Ousted Cardinal leaders tried to keep control of taxpayer money, state attorney says

Ousted Cardinal leaders tried to keep control of taxpayer money, state attorney says

CHARLOTTE, NC (Cassie Cope and Fred Clasen-Kelly/The Charlotte Observer) - Cardinal Innovations' ousted CEO and other former leaders tried to keep control of taxpayer money before the state took over the Charlotte-based mental health agency, the state Attorney General's office said Wednesday.

Special Deputy Attorney General Michael Wood told a judge that former CEO Richard Topping and two former board members traded emails over the weekend that suggest they had a plan to keep agency money from the state.

The emails were released in a court filing Wednesday when a judge granted a temporary restraining order against Topping and 11 former board members.

In one email that Topping sent Sunday, he told ousted board chair Lucy Drake that officials had agreed to take action before "the state raids - whether legal or not - the fund balance."

"If the money is gone, they have to chase it," Topping wrote. "Since they don't have a legal right to it, they'll never get it."

Superior Court Judge Todd Pomeroy approved the temporary restraining order against Topping and former board members that will prevent them from interfering with the N.C. Department of Health and Human Services takeover or have access to Cardinal coffers.

After citing the email chain between Topping and the former board members, Wood told the judge the restraining order was needed to protect public money.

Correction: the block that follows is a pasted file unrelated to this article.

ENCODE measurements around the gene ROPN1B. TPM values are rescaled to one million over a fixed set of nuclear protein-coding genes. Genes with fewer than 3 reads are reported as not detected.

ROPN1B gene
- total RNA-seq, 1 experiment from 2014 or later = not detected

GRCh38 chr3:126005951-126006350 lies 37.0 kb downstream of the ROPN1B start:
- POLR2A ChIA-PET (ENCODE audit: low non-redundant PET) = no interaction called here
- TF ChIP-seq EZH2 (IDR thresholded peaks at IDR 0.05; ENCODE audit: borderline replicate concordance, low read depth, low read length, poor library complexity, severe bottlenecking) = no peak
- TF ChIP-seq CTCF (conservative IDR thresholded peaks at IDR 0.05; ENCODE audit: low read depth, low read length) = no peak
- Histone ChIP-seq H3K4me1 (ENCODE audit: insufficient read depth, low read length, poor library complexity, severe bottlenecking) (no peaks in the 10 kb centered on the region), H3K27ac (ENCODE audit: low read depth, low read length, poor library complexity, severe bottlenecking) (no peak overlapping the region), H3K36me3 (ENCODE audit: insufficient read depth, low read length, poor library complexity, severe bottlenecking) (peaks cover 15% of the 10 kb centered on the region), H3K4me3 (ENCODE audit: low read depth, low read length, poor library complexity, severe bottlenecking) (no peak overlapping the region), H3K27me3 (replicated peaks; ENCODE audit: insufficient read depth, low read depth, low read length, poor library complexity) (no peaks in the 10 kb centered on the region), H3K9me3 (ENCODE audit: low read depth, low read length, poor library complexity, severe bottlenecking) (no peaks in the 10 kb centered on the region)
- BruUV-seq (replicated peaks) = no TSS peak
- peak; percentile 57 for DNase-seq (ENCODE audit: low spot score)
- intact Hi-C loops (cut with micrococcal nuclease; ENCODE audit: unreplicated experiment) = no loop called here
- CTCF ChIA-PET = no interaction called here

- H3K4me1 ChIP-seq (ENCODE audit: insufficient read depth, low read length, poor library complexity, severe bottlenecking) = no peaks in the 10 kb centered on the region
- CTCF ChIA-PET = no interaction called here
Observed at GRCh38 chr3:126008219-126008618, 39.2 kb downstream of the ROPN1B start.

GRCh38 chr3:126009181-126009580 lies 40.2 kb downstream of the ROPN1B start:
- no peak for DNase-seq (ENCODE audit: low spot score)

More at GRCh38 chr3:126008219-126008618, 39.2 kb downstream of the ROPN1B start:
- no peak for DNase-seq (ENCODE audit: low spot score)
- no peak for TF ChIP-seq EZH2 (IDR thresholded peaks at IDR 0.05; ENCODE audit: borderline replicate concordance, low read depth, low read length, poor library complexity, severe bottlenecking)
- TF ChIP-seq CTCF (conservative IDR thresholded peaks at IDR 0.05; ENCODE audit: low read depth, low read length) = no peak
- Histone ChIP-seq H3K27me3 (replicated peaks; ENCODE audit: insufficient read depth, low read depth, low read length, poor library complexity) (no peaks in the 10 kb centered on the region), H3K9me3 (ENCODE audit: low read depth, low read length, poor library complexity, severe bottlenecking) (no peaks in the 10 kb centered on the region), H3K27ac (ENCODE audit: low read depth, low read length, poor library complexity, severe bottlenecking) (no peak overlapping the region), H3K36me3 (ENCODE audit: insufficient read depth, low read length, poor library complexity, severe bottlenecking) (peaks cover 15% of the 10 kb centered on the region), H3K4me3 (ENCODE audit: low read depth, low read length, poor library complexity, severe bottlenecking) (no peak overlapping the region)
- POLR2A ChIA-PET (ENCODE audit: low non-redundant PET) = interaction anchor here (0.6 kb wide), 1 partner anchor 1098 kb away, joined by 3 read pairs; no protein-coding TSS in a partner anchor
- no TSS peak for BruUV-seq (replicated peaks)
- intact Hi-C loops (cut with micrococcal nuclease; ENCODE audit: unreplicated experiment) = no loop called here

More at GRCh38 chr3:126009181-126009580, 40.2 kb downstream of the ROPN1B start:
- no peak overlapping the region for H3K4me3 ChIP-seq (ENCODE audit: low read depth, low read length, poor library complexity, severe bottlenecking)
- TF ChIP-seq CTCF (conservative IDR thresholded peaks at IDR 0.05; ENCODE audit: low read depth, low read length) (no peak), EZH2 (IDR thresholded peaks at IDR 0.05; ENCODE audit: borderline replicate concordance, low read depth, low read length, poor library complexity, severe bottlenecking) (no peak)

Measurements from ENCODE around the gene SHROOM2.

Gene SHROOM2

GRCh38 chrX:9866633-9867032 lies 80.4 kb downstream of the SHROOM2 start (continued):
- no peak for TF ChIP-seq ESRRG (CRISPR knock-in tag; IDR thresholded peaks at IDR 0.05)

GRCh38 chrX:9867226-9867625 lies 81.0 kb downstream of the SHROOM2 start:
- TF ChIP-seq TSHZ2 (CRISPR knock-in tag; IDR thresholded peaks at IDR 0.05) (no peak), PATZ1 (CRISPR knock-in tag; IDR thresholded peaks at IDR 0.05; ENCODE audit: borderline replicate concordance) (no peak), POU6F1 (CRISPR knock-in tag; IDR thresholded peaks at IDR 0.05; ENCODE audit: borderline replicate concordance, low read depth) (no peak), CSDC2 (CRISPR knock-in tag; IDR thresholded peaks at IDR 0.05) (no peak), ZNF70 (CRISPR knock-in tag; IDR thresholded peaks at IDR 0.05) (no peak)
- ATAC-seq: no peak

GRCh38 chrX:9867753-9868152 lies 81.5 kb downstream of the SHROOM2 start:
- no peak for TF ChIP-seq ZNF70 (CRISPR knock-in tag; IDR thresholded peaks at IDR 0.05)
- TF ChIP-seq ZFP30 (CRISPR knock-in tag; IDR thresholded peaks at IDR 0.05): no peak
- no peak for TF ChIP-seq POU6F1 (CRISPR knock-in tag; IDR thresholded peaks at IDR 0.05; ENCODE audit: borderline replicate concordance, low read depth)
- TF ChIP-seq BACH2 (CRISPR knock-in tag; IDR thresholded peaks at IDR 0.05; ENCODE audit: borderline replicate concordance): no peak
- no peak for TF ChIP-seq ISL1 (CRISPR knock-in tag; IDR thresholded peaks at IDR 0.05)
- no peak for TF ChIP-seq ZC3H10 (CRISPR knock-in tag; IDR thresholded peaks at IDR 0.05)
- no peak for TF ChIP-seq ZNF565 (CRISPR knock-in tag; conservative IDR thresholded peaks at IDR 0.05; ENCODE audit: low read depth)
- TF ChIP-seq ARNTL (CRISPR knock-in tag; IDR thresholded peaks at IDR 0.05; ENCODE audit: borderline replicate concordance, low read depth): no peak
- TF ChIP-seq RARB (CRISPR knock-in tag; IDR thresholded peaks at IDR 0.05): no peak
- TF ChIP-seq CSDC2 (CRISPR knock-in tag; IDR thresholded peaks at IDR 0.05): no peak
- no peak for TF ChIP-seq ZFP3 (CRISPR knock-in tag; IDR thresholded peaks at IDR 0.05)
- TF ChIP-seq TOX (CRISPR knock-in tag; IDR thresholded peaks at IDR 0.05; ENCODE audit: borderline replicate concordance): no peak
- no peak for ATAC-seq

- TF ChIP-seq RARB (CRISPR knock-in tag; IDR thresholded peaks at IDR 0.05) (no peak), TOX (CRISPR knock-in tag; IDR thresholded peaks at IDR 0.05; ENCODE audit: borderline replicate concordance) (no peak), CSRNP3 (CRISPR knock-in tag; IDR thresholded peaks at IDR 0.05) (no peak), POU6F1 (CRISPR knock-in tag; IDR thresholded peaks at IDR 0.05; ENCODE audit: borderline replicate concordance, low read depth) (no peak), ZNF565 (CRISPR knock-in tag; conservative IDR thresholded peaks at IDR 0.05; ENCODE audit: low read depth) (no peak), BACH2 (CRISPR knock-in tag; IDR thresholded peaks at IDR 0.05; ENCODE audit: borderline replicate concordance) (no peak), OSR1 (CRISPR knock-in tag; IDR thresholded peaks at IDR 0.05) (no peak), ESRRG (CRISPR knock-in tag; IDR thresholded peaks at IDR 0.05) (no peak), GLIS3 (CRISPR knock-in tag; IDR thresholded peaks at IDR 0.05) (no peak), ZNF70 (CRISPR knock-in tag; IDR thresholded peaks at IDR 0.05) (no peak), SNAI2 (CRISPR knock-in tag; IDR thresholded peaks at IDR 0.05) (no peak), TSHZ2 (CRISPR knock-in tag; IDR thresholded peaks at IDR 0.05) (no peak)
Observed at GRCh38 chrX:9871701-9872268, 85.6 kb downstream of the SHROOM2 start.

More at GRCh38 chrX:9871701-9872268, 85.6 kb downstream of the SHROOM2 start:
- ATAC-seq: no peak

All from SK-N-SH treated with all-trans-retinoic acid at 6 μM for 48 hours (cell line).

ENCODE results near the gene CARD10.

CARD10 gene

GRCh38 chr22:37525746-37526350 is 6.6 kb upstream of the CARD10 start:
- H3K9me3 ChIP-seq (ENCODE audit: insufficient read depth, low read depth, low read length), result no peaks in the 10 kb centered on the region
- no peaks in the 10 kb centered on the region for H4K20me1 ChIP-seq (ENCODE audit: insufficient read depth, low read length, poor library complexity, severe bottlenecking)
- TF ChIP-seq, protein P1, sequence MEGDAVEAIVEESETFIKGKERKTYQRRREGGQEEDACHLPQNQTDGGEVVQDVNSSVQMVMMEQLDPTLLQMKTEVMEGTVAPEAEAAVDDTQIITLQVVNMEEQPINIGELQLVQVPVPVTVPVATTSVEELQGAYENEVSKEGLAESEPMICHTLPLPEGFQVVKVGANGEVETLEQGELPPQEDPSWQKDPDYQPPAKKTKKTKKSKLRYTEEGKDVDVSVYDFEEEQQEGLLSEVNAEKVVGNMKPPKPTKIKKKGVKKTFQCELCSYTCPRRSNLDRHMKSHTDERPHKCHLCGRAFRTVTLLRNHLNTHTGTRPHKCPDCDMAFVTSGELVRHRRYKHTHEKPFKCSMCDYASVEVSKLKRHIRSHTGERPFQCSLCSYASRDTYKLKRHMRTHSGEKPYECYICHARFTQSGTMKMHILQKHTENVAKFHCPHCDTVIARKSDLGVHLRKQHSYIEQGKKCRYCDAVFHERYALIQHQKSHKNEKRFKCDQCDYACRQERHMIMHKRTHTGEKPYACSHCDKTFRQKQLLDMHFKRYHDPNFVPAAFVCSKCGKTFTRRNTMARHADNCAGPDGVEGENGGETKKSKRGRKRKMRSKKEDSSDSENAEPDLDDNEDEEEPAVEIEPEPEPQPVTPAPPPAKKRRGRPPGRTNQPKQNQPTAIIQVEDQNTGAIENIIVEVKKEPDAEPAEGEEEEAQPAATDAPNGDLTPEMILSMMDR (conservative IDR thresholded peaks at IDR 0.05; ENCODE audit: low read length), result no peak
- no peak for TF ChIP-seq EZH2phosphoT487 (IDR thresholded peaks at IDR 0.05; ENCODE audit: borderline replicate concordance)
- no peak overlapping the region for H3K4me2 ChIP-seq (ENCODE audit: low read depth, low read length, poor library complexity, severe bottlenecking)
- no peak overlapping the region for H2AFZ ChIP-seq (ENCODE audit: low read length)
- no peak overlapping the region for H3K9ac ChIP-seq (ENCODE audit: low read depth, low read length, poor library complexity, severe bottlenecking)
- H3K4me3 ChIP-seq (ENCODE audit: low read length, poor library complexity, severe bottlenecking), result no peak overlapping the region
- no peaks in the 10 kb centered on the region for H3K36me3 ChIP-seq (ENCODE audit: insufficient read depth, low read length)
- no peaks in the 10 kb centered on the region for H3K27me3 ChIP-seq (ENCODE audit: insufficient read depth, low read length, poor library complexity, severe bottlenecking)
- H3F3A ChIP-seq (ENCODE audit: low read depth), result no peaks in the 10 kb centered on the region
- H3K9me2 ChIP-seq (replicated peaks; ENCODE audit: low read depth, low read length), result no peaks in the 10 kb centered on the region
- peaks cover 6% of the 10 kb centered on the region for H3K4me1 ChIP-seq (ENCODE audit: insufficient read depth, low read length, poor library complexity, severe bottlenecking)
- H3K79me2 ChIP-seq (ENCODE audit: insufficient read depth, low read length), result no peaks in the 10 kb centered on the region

"This sounds like insiders between the board and the company worried about the state coming in, as we've done, and doing something with funds in Cardinal accounts before the state could get to them," Wood said.

Wood refused an interview request after the hearing, saying he was not authorized to speak to the press.

Topping has not returned several calls since Tuesday.

DHHS said in a statement Wednesday that the agency pursued the restraining order "out of an abundance of caution in the protection of taxpayer dollars."

On Monday, DHHS took over Cardinal, saying Cardinal "acted unlawfully" in giving its ousted CEO $1.7 million in severance. DHHS is also demanding Cardinal repay a total of $3.8 million from administrative accounts for the severance it paid four outgoing officials.

Cardinal has been under scrutiny for spending on CEO pay, large severance packages, as well as on lavish Christmas parties and board retreats, charter flights for executives and "questionable" credit card purchases, including alcohol.

Known as Local Management Entity/Managed Care Organizations, Cardinal contracts with DHHS to manage treatment networks for mental health, developmental disabilities and substance abuse. Cardinal offers services for people with disabilities, mental health needs and substance abuse in 20 counties including Mecklenburg.